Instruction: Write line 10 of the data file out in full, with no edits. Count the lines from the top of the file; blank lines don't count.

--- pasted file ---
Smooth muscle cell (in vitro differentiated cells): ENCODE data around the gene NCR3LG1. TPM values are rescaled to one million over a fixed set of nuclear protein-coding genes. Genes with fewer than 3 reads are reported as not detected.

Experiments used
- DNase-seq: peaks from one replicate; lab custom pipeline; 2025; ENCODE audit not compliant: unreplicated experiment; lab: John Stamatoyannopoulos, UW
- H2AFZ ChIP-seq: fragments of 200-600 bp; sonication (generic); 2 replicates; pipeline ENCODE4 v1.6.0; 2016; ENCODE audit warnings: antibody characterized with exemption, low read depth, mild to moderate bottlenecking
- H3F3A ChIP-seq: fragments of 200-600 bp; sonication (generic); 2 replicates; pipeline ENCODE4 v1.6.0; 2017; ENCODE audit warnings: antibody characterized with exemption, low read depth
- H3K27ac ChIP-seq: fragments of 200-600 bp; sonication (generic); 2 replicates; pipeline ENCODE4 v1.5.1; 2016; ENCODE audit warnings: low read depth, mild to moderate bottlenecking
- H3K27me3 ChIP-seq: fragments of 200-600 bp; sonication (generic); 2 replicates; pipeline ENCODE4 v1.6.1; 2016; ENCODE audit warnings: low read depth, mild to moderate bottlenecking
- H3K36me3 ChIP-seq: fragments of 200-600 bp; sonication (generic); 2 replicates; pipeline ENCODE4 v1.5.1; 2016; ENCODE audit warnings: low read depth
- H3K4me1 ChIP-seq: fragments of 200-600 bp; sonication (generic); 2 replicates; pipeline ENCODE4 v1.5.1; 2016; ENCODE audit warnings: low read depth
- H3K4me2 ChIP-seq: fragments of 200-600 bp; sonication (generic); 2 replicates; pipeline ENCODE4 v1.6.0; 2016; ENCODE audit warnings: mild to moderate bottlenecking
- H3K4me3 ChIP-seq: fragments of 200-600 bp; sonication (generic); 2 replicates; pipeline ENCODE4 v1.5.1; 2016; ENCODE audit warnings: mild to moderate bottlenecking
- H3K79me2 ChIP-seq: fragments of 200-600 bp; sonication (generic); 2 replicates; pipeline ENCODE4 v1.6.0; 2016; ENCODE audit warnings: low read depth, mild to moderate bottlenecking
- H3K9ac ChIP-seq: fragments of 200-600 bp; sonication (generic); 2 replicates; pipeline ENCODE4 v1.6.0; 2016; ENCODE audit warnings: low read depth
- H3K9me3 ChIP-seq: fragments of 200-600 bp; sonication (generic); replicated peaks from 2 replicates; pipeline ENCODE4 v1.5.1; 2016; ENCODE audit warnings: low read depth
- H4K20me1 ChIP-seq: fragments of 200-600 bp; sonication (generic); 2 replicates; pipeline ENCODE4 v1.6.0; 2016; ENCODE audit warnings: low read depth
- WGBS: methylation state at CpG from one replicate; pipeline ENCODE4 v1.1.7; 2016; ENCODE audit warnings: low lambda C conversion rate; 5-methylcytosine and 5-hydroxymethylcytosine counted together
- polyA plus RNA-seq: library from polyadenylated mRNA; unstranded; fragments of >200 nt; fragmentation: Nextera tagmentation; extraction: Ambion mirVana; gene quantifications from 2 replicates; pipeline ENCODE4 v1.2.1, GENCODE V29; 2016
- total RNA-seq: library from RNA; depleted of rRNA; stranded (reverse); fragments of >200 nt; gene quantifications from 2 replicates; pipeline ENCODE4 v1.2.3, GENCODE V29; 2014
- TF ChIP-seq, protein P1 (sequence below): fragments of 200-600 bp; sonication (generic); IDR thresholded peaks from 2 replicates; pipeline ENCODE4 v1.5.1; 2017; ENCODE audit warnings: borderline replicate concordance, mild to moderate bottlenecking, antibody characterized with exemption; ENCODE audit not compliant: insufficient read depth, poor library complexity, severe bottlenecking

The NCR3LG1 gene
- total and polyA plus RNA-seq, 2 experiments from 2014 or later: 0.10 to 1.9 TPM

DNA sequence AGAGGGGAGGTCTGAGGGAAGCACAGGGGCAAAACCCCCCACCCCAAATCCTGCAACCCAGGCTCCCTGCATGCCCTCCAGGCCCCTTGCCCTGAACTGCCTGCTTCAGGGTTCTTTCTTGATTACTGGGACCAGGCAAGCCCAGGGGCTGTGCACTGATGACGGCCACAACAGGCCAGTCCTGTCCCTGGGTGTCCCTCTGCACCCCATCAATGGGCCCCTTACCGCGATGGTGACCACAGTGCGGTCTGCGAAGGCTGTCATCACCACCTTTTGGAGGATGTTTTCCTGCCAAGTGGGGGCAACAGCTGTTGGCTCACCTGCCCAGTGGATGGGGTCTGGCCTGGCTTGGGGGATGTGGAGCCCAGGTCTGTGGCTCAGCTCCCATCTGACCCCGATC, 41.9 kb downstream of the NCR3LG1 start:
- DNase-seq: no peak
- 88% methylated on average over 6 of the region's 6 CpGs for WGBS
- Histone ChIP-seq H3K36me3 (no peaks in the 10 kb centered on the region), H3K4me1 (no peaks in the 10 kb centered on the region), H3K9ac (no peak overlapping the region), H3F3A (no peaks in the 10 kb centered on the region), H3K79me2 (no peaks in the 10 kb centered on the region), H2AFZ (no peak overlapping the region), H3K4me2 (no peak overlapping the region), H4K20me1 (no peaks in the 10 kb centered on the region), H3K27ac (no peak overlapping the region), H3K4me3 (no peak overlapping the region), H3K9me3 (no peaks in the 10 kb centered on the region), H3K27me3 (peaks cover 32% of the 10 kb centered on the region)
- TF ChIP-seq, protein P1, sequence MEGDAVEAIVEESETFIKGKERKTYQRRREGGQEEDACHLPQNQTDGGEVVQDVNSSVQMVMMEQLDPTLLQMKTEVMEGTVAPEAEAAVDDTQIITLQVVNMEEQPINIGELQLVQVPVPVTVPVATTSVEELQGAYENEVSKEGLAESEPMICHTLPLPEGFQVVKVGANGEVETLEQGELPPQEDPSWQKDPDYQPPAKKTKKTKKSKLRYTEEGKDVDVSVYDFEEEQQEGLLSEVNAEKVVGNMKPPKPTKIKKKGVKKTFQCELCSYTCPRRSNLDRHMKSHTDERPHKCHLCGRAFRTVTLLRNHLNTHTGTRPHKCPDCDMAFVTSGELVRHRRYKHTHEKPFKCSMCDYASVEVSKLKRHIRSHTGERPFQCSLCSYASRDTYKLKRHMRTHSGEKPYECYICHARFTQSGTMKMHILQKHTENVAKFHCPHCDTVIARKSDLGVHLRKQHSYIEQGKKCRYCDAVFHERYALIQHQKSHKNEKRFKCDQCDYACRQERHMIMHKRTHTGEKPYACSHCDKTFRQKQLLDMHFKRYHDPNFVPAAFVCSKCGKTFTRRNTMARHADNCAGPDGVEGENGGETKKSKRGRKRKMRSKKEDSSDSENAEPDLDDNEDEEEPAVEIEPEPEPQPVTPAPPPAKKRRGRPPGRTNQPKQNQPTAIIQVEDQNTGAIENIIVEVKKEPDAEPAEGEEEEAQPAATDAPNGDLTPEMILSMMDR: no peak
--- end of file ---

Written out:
- H3K4me2 ChIP-seq: fragments of 200-600 bp; sonication (generic); 2 replicates; pipeline ENCODE4 v1.6.0; 2016; ENCODE audit warnings: mild to moderate bottlenecking